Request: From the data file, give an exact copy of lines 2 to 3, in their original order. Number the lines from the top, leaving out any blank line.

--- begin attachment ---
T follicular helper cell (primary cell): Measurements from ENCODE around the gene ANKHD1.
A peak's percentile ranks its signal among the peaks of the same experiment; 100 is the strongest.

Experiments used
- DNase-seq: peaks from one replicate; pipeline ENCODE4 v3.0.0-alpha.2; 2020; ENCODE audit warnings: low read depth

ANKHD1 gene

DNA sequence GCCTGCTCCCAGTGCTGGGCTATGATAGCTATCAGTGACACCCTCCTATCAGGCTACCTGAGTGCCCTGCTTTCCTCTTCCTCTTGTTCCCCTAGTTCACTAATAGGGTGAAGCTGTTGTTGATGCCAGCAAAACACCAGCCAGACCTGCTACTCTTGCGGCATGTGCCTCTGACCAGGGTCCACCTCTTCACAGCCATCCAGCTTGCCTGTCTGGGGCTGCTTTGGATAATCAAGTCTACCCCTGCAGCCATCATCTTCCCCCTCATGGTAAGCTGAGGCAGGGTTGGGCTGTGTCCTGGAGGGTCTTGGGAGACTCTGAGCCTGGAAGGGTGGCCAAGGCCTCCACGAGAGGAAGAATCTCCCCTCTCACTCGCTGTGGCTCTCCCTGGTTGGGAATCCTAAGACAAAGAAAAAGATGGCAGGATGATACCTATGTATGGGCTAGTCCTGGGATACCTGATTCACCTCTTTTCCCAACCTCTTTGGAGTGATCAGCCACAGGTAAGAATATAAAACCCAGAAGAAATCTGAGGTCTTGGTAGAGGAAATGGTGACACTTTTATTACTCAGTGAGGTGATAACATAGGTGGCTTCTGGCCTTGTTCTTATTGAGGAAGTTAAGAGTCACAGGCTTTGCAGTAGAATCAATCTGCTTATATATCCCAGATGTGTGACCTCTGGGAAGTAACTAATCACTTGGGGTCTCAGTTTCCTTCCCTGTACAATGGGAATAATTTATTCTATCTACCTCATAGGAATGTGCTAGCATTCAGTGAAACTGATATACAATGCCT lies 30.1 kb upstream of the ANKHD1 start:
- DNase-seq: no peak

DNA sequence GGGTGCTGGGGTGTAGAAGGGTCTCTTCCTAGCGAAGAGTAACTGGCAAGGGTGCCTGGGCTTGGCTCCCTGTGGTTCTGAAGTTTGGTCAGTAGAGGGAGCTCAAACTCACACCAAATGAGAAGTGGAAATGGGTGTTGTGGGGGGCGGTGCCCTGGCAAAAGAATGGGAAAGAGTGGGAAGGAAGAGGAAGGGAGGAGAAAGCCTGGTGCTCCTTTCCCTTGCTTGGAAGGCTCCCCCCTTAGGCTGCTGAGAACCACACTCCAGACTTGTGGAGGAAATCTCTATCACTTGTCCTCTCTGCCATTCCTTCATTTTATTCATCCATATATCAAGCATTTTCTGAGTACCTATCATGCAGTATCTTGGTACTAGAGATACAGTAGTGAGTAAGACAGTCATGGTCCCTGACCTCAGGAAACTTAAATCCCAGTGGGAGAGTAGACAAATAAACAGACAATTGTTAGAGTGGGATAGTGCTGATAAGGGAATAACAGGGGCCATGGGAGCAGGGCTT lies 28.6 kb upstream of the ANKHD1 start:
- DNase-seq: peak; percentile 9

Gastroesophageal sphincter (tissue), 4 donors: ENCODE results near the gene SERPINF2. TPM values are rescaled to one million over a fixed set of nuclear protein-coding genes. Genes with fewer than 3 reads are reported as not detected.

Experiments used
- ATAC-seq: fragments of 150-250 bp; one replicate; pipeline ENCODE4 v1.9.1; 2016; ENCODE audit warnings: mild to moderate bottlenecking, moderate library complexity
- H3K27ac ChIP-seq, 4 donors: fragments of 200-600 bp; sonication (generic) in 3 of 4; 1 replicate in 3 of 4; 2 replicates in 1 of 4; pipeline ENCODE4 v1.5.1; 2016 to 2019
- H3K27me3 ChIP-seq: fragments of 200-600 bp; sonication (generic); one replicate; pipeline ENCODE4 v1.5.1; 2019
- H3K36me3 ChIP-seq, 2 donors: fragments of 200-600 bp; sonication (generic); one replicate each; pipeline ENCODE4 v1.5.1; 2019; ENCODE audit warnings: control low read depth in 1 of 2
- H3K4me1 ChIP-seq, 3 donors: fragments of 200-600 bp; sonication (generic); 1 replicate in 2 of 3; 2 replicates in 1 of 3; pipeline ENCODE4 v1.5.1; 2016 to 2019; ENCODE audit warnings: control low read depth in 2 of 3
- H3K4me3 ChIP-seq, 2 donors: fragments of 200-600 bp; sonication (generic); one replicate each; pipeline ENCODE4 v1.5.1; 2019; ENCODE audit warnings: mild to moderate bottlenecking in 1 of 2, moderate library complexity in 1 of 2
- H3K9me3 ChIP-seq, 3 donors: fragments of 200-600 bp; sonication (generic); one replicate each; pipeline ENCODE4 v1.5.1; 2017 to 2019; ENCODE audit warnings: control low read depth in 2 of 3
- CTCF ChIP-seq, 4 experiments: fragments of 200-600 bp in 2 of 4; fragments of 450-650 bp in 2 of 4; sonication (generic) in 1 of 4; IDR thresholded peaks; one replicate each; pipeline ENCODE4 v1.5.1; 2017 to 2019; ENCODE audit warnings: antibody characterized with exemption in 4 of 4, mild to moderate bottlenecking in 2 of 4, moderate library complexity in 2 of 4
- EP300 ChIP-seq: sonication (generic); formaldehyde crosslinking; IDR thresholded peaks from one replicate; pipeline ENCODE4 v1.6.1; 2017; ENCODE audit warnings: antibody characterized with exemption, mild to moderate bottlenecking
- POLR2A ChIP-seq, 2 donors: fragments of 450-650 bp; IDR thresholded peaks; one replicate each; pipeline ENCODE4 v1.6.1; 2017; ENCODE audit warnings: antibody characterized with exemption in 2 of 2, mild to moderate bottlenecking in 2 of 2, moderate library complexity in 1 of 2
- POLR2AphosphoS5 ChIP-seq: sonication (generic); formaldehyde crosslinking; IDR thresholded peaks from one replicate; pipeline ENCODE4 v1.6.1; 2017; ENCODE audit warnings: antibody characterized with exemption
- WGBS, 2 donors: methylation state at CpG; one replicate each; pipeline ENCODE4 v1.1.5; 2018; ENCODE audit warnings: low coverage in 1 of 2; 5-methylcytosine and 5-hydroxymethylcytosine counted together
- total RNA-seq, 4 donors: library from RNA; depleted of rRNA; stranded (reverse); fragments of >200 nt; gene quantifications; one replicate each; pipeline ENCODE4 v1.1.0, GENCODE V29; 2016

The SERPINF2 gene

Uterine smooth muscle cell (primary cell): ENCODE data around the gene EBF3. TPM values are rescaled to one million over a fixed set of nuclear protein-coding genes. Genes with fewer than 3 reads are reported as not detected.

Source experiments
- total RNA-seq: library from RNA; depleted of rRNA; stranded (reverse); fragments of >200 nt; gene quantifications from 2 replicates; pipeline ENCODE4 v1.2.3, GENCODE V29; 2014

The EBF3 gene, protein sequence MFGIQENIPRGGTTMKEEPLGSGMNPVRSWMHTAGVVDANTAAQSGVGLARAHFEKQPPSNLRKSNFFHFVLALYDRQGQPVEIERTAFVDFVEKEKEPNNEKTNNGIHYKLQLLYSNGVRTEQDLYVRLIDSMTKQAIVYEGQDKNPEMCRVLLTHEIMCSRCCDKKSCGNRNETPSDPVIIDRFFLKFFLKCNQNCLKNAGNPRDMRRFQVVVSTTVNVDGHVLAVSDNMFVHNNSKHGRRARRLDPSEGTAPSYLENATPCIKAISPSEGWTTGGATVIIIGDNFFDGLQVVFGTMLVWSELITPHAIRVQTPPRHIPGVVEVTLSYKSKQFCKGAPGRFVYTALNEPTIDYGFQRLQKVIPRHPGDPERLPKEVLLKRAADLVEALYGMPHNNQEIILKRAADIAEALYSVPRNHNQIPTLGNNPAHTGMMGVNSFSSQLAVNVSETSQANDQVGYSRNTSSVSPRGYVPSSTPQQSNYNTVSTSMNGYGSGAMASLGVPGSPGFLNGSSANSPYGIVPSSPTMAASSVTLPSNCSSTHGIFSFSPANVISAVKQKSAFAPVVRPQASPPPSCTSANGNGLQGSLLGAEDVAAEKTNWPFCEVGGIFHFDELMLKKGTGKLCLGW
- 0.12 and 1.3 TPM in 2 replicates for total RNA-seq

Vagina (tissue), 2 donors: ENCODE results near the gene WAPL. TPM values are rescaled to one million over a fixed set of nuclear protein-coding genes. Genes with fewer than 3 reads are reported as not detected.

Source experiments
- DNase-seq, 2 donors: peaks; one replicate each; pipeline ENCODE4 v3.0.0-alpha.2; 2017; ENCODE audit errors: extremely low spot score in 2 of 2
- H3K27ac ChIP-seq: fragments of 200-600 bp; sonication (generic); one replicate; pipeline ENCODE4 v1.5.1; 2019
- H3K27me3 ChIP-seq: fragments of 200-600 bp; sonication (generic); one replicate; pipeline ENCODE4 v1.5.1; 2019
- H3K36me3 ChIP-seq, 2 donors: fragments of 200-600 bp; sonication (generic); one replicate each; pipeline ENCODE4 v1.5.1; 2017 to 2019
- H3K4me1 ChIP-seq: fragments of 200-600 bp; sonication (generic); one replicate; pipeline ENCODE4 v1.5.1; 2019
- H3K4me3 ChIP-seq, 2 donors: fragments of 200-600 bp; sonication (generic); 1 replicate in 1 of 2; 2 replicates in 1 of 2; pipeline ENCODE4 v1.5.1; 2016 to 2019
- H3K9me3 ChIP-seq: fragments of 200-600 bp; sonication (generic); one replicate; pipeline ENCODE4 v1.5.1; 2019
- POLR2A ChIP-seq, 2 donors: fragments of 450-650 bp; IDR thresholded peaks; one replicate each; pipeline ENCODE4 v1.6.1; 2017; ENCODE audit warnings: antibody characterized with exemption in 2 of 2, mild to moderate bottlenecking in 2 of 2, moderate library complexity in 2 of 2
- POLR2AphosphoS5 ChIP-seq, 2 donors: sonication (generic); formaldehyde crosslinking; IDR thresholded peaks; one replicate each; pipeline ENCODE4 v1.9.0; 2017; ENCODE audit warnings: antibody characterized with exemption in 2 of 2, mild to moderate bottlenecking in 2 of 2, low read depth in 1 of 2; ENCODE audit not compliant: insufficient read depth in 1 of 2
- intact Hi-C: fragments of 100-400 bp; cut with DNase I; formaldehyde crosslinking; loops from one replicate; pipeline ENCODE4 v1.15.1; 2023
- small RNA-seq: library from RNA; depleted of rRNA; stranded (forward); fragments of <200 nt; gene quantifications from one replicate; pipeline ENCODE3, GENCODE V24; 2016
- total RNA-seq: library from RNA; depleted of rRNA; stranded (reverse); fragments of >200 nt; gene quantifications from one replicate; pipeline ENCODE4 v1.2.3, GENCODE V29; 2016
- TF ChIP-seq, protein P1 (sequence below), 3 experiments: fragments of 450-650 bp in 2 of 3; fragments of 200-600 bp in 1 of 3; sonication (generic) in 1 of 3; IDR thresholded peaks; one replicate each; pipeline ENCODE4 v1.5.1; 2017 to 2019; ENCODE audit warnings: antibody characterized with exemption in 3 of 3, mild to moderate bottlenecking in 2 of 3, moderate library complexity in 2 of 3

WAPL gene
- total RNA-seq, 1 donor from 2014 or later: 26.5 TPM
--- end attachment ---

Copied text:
A peak's percentile ranks its signal among the peaks of the same experiment; 100 is the strongest.

Experiments used